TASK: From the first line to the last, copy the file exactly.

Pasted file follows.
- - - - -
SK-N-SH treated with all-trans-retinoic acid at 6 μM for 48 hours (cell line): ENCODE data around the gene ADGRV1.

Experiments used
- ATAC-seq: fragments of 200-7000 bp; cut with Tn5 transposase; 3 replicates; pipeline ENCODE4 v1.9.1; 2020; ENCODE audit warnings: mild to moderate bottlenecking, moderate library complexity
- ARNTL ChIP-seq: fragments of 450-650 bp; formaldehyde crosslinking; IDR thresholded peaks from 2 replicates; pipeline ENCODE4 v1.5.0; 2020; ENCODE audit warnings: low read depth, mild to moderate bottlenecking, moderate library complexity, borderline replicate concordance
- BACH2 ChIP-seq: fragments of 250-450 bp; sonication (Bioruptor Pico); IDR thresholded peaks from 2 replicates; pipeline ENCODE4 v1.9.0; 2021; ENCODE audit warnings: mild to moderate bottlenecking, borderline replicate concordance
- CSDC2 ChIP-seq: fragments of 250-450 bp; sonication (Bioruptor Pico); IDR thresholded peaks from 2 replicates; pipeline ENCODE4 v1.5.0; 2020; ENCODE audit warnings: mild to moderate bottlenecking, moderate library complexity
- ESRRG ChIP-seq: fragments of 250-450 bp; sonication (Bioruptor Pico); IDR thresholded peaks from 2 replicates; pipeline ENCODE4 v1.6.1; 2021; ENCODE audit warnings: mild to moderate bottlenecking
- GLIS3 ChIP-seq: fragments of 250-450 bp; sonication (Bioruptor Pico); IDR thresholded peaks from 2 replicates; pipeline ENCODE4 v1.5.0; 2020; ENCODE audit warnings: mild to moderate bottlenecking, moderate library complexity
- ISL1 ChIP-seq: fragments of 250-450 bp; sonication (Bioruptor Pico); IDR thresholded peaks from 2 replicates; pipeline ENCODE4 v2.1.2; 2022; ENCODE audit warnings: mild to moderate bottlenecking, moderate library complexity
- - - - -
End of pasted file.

SK-N-SH treated with all-trans-retinoic acid at 6 μM for 48 hours (cell line): ENCODE data around the gene ADGRV1.

Experiments used
- ATAC-seq: fragments of 200-7000 bp; cut with Tn5 transposase; 3 replicates; pipeline ENCODE4 v1.9.1; 2020; ENCODE audit warnings: mild to moderate bottlenecking, moderate library complexity
- ARNTL ChIP-seq: fragments of 450-650 bp; formaldehyde crosslinking; IDR thresholded peaks from 2 replicates; pipeline ENCODE4 v1.5.0; 2020; ENCODE audit warnings: low read depth, mild to moderate bottlenecking, moderate library complexity, borderline replicate concordance
- BACH2 ChIP-seq: fragments of 250-450 bp; sonication (Bioruptor Pico); IDR thresholded peaks from 2 replicates; pipeline ENCODE4 v1.9.0; 2021; ENCODE audit warnings: mild to moderate bottlenecking, borderline replicate concordance
- CSDC2 ChIP-seq: fragments of 250-450 bp; sonication (Bioruptor Pico); IDR thresholded peaks from 2 replicates; pipeline ENCODE4 v1.5.0; 2020; ENCODE audit warnings: mild to moderate bottlenecking, moderate library complexity
- ESRRG ChIP-seq: fragments of 250-450 bp; sonication (Bioruptor Pico); IDR thresholded peaks from 2 replicates; pipeline ENCODE4 v1.6.1; 2021; ENCODE audit warnings: mild to moderate bottlenecking
- GLIS3 ChIP-seq: fragments of 250-450 bp; sonication (Bioruptor Pico); IDR thresholded peaks from 2 replicates; pipeline ENCODE4 v1.5.0; 2020; ENCODE audit warnings: mild to moderate bottlenecking, moderate library complexity
- ISL1 ChIP-seq: fragments of 250-450 bp; sonication (Bioruptor Pico); IDR thresholded peaks from 2 replicates; pipeline ENCODE4 v2.1.2; 2022; ENCODE audit warnings: mild to moderate bottlenecking, moderate library complexity